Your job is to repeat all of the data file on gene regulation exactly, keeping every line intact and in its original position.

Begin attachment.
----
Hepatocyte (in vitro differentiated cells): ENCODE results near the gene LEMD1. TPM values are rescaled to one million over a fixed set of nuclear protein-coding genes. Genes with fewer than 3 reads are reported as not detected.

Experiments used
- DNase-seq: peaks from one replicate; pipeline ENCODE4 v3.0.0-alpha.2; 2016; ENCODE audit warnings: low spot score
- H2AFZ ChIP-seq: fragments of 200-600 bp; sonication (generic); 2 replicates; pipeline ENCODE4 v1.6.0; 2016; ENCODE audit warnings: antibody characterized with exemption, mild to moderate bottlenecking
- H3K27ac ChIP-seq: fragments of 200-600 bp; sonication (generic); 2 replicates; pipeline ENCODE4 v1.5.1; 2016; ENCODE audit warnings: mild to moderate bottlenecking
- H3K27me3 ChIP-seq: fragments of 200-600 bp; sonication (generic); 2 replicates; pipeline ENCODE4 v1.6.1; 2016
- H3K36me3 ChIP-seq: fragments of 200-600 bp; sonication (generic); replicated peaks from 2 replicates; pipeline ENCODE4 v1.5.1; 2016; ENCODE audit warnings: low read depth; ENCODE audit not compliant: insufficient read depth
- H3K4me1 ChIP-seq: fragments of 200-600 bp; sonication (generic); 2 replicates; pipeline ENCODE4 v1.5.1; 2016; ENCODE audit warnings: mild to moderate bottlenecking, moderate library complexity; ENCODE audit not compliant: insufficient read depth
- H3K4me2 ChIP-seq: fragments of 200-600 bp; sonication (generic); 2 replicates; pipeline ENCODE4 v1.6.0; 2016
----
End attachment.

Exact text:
Hepatocyte (in vitro differentiated cells): ENCODE results near the gene LEMD1. TPM values are rescaled to one million over a fixed set of nuclear protein-coding genes. Genes with fewer than 3 reads are reported as not detected.

Experiments used
- DNase-seq: peaks from one replicate; pipeline ENCODE4 v3.0.0-alpha.2; 2016; ENCODE audit warnings: low spot score
- H2AFZ ChIP-seq: fragments of 200-600 bp; sonication (generic); 2 replicates; pipeline ENCODE4 v1.6.0; 2016; ENCODE audit warnings: antibody characterized with exemption, mild to moderate bottlenecking
- H3K27ac ChIP-seq: fragments of 200-600 bp; sonication (generic); 2 replicates; pipeline ENCODE4 v1.5.1; 2016; ENCODE audit warnings: mild to moderate bottlenecking
- H3K27me3 ChIP-seq: fragments of 200-600 bp; sonication (generic); 2 replicates; pipeline ENCODE4 v1.6.1; 2016
- H3K36me3 ChIP-seq: fragments of 200-600 bp; sonication (generic); replicated peaks from 2 replicates; pipeline ENCODE4 v1.5.1; 2016; ENCODE audit warnings: low read depth; ENCODE audit not compliant: insufficient read depth
- H3K4me1 ChIP-seq: fragments of 200-600 bp; sonication (generic); 2 replicates; pipeline ENCODE4 v1.5.1; 2016; ENCODE audit warnings: mild to moderate bottlenecking, moderate library complexity; ENCODE audit not compliant: insufficient read depth
- H3K4me2 ChIP-seq: fragments of 200-600 bp; sonication (generic); 2 replicates; pipeline ENCODE4 v1.6.0; 2016